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Working together to reduce international phone scam calls to New Zealand.

What it is

The purpose of the Phone Blocking Working Party is to develop an industry code of practice for network operators to identify, verify and take action on scam calls to landlines and mobile phones.


New Zealand, like many other countries, is targeted by off-shore based phone scammers calling or texting national landline and mobile users.

The scammers attempt to persuade anyone who answers their call, or receives their text, to cooperate in some way.

Their objective is to extract funds from the recipient by deception, and transfer it to the scammer’s bank account.


  • A Code detailing the agreed process for identifying and blocking international scam traffic targeting New Zealand customers - complete .
  • Consultation with interested parties on the draft Code - complete.
  • Implementation plan and agreed reporting metrics, if any - complete.
  • Ongoing discussion forum - underway.

Code endorsed

Following a period of public consultation and consideration of submissions received, the TCF has endorsed and published The Code and invites Network Operators to sign up to it. The Working Party will continue to meet periodically to review advances in technology that may assist in preventing scam calls and making further recommendations to the TCF Board where appropriate.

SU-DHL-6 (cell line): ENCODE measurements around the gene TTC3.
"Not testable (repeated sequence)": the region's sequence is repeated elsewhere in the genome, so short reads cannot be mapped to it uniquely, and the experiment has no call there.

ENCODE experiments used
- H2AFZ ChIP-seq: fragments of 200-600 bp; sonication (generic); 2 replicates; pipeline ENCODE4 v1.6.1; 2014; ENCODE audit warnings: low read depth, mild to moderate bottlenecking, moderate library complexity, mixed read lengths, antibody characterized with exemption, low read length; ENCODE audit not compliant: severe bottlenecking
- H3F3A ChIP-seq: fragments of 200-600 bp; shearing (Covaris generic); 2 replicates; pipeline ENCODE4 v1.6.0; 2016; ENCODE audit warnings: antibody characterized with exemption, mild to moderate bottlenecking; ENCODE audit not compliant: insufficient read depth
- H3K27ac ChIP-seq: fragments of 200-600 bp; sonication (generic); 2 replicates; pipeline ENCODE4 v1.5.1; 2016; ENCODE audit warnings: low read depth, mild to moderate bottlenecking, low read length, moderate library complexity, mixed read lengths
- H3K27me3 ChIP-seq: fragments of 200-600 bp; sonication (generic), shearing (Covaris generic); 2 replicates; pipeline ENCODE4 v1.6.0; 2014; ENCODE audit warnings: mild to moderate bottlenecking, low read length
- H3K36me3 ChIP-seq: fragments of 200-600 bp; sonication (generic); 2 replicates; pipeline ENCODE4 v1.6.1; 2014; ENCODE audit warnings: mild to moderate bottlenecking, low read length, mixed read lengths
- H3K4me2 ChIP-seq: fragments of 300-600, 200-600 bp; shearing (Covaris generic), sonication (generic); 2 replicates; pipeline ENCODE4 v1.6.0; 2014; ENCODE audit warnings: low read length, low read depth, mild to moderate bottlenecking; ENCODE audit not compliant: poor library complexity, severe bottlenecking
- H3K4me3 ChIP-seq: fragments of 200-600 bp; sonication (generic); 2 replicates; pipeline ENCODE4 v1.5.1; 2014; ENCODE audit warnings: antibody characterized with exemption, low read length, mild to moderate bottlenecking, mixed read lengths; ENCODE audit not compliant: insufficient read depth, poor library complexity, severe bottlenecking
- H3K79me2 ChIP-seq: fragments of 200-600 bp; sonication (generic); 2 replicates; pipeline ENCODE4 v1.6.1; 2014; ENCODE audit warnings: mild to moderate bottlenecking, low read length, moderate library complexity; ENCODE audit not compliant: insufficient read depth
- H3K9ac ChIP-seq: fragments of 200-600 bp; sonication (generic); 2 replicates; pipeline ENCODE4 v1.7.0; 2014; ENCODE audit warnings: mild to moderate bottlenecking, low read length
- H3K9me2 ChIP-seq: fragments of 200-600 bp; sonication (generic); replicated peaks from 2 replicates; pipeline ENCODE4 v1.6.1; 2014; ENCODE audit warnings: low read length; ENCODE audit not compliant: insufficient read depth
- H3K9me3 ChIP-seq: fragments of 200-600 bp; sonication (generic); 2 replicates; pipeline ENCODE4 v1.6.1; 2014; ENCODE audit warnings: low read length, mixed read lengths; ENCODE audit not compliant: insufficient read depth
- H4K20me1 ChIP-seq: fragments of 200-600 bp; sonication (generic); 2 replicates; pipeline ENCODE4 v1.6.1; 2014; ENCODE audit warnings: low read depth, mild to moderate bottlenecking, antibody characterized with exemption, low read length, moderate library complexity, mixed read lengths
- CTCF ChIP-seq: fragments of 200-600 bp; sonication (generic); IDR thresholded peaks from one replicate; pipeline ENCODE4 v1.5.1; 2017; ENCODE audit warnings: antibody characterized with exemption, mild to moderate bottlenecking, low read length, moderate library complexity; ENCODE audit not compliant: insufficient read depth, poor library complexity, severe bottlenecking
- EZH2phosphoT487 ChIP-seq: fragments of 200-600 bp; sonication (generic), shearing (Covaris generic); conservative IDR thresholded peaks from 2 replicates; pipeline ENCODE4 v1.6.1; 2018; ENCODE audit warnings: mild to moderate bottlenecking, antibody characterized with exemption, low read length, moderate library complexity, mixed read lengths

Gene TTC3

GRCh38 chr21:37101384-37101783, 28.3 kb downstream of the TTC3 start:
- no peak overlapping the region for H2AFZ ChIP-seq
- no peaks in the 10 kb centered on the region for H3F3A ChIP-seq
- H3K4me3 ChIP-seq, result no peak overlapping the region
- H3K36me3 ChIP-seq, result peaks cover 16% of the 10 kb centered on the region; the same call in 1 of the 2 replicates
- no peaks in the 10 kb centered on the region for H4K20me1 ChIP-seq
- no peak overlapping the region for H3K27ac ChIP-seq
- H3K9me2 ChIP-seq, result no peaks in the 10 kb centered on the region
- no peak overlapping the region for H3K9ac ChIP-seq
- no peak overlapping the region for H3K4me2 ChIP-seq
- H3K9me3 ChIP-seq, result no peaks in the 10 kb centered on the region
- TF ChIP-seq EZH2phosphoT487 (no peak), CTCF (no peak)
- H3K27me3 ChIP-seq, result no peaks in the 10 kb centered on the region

Proposed Amendment Re: Privacy Obligations – For Public Consultation

In August 2018, the TCF published a Scam Calling Code (Code) which provides a formal process for telecommunications industry participants to share information about scam calls and actively block them.  It relies on verified information being passed between signatories which they can trust and act on.

As part of continued discussions following the implementation of the Code,  it has been proposed that the Scam Call Code be amended to reinforce obligations to comply with privacy law.  While compliance with laws is implicit and already a legal requirement, the TCF considers is appropriate to reinforce that sharing of information to enable blocking of scam calls remains within legally permitted parameters.

As a result, the TCF is proposing a number of minor  changes to the Code that appear as tracked amendments in the attached version of the Code (Proposed Amendments). As described above, the amendments ensure specific reference to and obligations in relation to compliance with New Zealand privacy legislation. The Proposed Amendments have been agreed with the Scam Call Prevention Working Party and the TCF’s Policy Committee, subject to public consultation and TCF Board approval, the latter of which will be sought after the period of public consultation has concluded. 

Public consultation on the proposed amendments has now closed.

If approved by the TCF Board, a revised version of the Code will be published on the TCF’s website.

Who it applies to

  • Network Operators

Who it affects

  • Landline and mobile phone customers
  • Network operators

Date established

June 2017

Working Party Members

Looking for something else?

Advice for consumers

What are the most common types of scam calls? And what should you do if you receive a suspicious call?

Find out more

Last Modified On Friday, 15 November 2019